Virginia Divorce: Can I Use GPS to Track My Spouse? How About My Kid? How About Both?

Let’s say you want to prove that your spouse is having an affair.  But you don’t want to pay a registered private investigator to do the legwork.  And you don’t want to do all of the legwork on your own.  So you place an electronic tracking device on your spouse’s car to help do most of the work for you.  Can you do this in Virginia? Continue reading

Virginia Divorce Law: Just Because You Got It, Doesn’t Mean It’s Protected

Imagine you’ve just wrapped up a divorce case and the court awarded you 45% of your retired ex-spouse’s pension plan. You would think that you can then rely on getting a specific amount of money, 45% of the monthly pension payment your partner has earned, and there’s no way you’ll be getting less than that. Well, not necessarily. That’s what the Court of Appeals addressed recently in the case of Pederson v. Pederson, Record No. 1178-15-4 (Va. Ct. App. 2016). Continue reading

Virginia Premarital Agreements: Yes, You Mean What You Say

Premarital agreements, also commonly known as prenuptial agreements or a “prenup”, are contracts. But family law in Virginia can act like a distortion zone, where the normal rules of court are modified or cast aside in favor of pursing fairness, or at least fairness as the judge sees it. So the question is whether a premarital agreement is interpreted like a normal contract, according to the plain language of the agreement, or can be interpreted other ways to achieve a more “fair” outcome. That’s what the Court of Appeals addressed recently in the case of McDaniel v. Griffith, Record No. 0597-15-3 (Va. Ct. App. 2016). Continue reading

Virginia Spousal Support: The Final Meanings of Cohabitation and Relationship Analogous to a Marriage?

Virginia Code § 20-109(A) was amended in 1997 to include language terminating spousal support upon “clear and convincing evidence that the spouse receiving support has been habitually cohabiting with another person in a relationship analogous to a marriage for one year or more commencing on or after July 1, 1997, the court shall terminate spousal support and maintenance unless (i) otherwise provided by stipulation or contract or (ii) the spouse receiving support proves by a preponderance of the evidence that termination of such support would be unconscionable.” Continue reading

Virginia Divorce: The Marriage that Wasn’t – Update!

“They’re baaaack…” – Poltergeist II: The Other Side, 1986

More than two years ago, we told you about the case of MacDougall v. Levick (Case No. CL-2011-4071).  As you may recall, the parties in that case, after believing themselves to be married for about nine years, were told by the Circuit Court of Fairfax County that they couldn’t get divorced because they were never married to begin with.  After more than two years’ worth of additional litigation and appeals (time flies when you’re having fun!) the Court of Appeals of Virginia issued its final decision in this case.  Continue reading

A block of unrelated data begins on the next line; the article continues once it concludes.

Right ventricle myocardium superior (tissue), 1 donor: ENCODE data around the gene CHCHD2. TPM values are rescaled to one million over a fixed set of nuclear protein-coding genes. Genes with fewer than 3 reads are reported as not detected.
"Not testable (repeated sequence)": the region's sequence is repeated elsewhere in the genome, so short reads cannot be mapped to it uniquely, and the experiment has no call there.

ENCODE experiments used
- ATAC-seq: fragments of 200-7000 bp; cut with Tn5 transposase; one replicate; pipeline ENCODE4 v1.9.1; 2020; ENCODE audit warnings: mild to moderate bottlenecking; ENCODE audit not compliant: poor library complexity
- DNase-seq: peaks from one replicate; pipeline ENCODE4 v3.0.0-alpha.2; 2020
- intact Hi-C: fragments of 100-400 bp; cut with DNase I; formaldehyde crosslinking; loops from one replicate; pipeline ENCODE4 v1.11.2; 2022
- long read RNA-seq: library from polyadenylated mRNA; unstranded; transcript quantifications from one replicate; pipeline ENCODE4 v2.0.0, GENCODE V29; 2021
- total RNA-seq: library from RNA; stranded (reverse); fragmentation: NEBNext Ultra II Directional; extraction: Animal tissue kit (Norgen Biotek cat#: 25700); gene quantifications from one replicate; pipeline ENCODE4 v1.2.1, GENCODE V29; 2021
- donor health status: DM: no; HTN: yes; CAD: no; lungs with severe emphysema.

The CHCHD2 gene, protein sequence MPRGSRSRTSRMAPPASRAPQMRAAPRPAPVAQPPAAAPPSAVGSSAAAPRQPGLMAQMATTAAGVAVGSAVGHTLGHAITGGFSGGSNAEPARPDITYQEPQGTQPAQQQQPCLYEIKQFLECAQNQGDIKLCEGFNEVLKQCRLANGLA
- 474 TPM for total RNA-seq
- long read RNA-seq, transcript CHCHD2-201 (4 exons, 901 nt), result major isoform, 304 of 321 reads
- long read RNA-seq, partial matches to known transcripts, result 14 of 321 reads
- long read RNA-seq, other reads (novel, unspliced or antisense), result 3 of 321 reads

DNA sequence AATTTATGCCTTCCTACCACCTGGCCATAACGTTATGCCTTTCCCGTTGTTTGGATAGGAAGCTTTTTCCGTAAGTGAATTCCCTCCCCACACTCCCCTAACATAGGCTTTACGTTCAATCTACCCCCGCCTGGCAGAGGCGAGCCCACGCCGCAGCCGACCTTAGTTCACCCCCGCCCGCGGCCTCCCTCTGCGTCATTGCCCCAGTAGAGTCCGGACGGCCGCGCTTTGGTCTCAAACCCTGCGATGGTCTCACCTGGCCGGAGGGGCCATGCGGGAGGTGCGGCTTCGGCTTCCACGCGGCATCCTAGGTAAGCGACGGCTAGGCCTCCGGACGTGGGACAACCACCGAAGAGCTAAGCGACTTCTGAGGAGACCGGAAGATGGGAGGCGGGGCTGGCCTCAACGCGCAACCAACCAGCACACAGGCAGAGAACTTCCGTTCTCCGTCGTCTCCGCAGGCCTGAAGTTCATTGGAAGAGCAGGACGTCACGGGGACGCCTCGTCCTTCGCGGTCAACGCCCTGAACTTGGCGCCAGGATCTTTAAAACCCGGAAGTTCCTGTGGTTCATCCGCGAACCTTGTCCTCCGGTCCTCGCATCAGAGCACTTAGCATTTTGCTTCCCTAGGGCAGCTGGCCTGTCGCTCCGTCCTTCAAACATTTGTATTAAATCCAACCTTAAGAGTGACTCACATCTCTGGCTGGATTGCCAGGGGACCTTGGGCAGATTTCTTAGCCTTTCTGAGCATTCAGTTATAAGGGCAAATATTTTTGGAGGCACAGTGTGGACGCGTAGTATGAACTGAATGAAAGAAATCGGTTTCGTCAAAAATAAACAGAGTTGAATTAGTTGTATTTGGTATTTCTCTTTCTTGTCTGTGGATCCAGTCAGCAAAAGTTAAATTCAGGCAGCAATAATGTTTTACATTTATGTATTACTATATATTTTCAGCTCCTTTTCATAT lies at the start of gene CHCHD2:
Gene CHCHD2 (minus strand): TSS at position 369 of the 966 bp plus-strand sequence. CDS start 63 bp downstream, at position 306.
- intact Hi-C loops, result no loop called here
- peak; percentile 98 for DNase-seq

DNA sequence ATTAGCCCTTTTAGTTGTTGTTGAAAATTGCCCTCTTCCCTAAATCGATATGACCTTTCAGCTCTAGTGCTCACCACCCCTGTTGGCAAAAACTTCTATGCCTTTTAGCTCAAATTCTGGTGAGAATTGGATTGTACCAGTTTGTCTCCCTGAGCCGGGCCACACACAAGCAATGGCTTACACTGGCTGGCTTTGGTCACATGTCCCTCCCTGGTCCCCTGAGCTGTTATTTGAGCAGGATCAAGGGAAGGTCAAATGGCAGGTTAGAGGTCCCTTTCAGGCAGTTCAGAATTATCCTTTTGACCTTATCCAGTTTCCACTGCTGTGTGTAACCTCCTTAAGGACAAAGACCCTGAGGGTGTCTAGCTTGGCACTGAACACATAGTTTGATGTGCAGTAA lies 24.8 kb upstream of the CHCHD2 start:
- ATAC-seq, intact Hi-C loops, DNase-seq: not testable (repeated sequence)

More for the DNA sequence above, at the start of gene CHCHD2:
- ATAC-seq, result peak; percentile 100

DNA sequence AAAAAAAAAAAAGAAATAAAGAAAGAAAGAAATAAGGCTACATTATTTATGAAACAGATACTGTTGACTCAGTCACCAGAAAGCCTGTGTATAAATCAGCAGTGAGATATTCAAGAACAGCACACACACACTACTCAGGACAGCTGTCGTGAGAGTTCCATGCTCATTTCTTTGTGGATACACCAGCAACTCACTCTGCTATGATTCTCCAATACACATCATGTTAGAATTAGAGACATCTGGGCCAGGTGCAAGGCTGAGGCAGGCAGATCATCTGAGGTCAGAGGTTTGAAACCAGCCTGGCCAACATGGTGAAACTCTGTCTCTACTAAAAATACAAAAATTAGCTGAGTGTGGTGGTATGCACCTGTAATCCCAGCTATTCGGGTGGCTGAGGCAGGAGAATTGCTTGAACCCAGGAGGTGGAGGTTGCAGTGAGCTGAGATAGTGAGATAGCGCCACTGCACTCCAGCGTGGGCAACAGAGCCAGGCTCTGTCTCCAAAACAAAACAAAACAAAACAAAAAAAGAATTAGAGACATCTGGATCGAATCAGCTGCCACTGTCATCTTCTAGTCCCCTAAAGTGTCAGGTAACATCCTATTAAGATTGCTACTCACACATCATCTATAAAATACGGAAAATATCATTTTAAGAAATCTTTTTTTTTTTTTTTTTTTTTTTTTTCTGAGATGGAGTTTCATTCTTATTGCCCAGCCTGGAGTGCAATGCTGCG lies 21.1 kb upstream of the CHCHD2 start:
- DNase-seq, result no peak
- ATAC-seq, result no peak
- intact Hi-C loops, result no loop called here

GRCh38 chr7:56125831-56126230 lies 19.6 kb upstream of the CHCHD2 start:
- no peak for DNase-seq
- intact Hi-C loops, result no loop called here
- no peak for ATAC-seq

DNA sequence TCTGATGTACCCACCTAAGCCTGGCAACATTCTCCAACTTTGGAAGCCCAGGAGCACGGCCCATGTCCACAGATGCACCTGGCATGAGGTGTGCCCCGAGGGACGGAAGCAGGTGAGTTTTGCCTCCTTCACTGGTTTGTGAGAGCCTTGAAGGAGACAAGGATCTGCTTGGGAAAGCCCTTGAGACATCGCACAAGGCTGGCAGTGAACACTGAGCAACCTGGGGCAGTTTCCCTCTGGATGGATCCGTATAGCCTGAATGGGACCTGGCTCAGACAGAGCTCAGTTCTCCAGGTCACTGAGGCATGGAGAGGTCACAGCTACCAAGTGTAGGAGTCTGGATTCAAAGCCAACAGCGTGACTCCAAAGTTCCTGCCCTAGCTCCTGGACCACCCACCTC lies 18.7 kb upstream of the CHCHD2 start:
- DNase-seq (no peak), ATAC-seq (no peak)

Virginia Divorce: Changing your life insurance beneficiary after divorce – when enough isn’t enough

“Isn’t it ironic, don’t you think?” – Morissette, Alanis. “Ironic.” Jagged Little Pill. Maverick/Reprise. 1995.

The most common person to name as the primary beneficiary on your life insurance policy is your spouse. This is something that folks often do without putting much thought into it, and when they first take out a policy. As a result it is no wonder that when people get divorced years or sometimes decades later, they often forget to go back and change that beneficiary designation so that their ex doesn’t get paid when they die. Worry not! Continue reading

Virginia Custody: The Perils of Trial Illustrated

I usually don’t think much about custody decisions by our Virginia Court of Appeals.  The appellants almost always lose.  They usually lose because trial courts rarely commit a legal error like failing to consider the relevant custody factors under Va. Code Sec. 20-124.3.  And they usually lose because the trial courts rarely abuse their discretion, which is a standard that our appellate courts have interpreted as “was the judge drunk?”  So I rarely understand why custody appellants waste their money on an almost surefire loss.  Yet, there’s a recent appellate custody decision that made me think “I get it.”  I get why the appellant couldn’t help but call out the trial court for its questionable decision despite knowing it’d be a sure loss. Continue reading

Virginia Protective Order Violations: Wrestling with the definition of “contact”

“It depends upon what the meaning of the word ‘is’ is.” -William Jefferson Clinton

Personal political views aside, we all shared a collective chuckle when we heard President Clinton trying to suggest some grey area in the meaning of such a simple word. After all, it’s plain English, right? Well, believe it or not, our courts do stuff like this all the time. In an unpublished case the Virginia Court of Appeals addressed the meaning of the word “contact” in the context of a protective order which stated that the defendant “shall have no contact of any kind with petitioner.” Wyant v. Comm. of Va., Record No. 0726-14-3. Continue reading